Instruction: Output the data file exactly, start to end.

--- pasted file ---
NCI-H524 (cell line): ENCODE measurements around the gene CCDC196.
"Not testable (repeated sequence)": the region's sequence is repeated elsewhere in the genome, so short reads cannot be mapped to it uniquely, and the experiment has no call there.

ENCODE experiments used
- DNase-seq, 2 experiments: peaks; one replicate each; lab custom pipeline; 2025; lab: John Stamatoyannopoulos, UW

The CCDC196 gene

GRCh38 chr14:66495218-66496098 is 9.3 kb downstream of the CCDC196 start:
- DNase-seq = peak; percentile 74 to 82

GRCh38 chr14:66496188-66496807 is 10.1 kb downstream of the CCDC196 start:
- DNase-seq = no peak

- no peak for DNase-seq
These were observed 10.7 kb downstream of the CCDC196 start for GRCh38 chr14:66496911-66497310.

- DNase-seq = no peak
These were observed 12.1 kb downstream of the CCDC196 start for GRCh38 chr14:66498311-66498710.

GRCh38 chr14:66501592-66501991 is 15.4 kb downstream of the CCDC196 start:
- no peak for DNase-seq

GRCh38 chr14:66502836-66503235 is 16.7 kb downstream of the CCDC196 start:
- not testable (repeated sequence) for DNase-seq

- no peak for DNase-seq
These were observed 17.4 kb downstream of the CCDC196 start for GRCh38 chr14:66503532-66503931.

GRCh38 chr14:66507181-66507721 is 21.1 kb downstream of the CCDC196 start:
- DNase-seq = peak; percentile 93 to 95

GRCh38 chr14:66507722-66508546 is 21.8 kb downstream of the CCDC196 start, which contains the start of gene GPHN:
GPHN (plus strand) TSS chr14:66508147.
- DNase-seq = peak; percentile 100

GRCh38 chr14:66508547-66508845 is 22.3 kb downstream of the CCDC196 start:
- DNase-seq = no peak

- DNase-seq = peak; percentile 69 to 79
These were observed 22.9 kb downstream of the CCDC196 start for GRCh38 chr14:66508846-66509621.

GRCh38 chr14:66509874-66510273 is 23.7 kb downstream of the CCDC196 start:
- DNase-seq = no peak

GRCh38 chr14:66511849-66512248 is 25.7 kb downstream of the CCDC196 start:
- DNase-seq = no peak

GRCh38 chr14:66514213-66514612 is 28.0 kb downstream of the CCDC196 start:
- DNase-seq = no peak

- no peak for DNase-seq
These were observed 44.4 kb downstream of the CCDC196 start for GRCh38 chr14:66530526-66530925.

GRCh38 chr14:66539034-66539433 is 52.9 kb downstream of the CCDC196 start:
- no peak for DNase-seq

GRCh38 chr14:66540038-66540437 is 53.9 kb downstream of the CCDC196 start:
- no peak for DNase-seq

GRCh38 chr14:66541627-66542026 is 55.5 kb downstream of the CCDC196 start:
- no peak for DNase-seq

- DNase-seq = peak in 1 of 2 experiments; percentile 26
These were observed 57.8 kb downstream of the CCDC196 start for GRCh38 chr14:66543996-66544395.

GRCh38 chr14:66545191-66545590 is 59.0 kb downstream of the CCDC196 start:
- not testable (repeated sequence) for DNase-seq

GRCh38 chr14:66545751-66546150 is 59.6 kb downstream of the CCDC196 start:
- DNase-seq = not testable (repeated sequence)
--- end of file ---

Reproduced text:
NCI-H524 (cell line): ENCODE measurements around the gene CCDC196.
"Not testable (repeated sequence)": the region's sequence is repeated elsewhere in the genome, so short reads cannot be mapped to it uniquely, and the experiment has no call there.

ENCODE experiments used
- DNase-seq, 2 experiments: peaks; one replicate each; lab custom pipeline; 2025; lab: John Stamatoyannopoulos, UW

The CCDC196 gene

GRCh38 chr14:66495218-66496098 is 9.3 kb downstream of the CCDC196 start:
- DNase-seq = peak; percentile 74 to 82

GRCh38 chr14:66496188-66496807 is 10.1 kb downstream of the CCDC196 start:
- DNase-seq = no peak

- no peak for DNase-seq
These were observed 10.7 kb downstream of the CCDC196 start for GRCh38 chr14:66496911-66497310.

- DNase-seq = no peak
These were observed 12.1 kb downstream of the CCDC196 start for GRCh38 chr14:66498311-66498710.

GRCh38 chr14:66501592-66501991 is 15.4 kb downstream of the CCDC196 start:
- no peak for DNase-seq

GRCh38 chr14:66502836-66503235 is 16.7 kb downstream of the CCDC196 start:
- not testable (repeated sequence) for DNase-seq

- no peak for DNase-seq
These were observed 17.4 kb downstream of the CCDC196 start for GRCh38 chr14:66503532-66503931.

GRCh38 chr14:66507181-66507721 is 21.1 kb downstream of the CCDC196 start:
- DNase-seq = peak; percentile 93 to 95

GRCh38 chr14:66507722-66508546 is 21.8 kb downstream of the CCDC196 start, which contains the start of gene GPHN:
GPHN (plus strand) TSS chr14:66508147.
- DNase-seq = peak; percentile 100

GRCh38 chr14:66508547-66508845 is 22.3 kb downstream of the CCDC196 start:
- DNase-seq = no peak

- DNase-seq = peak; percentile 69 to 79
These were observed 22.9 kb downstream of the CCDC196 start for GRCh38 chr14:66508846-66509621.

GRCh38 chr14:66509874-66510273 is 23.7 kb downstream of the CCDC196 start:
- DNase-seq = no peak

GRCh38 chr14:66511849-66512248 is 25.7 kb downstream of the CCDC196 start:
- DNase-seq = no peak

GRCh38 chr14:66514213-66514612 is 28.0 kb downstream of the CCDC196 start:
- DNase-seq = no peak

- no peak for DNase-seq
These were observed 44.4 kb downstream of the CCDC196 start for GRCh38 chr14:66530526-66530925.

GRCh38 chr14:66539034-66539433 is 52.9 kb downstream of the CCDC196 start:
- no peak for DNase-seq

GRCh38 chr14:66540038-66540437 is 53.9 kb downstream of the CCDC196 start:
- no peak for DNase-seq

GRCh38 chr14:66541627-66542026 is 55.5 kb downstream of the CCDC196 start:
- no peak for DNase-seq

- DNase-seq = peak in 1 of 2 experiments; percentile 26
These were observed 57.8 kb downstream of the CCDC196 start for GRCh38 chr14:66543996-66544395.

GRCh38 chr14:66545191-66545590 is 59.0 kb downstream of the CCDC196 start:
- not testable (repeated sequence) for DNase-seq

GRCh38 chr14:66545751-66546150 is 59.6 kb downstream of the CCDC196 start:
- DNase-seq = not testable (repeated sequence)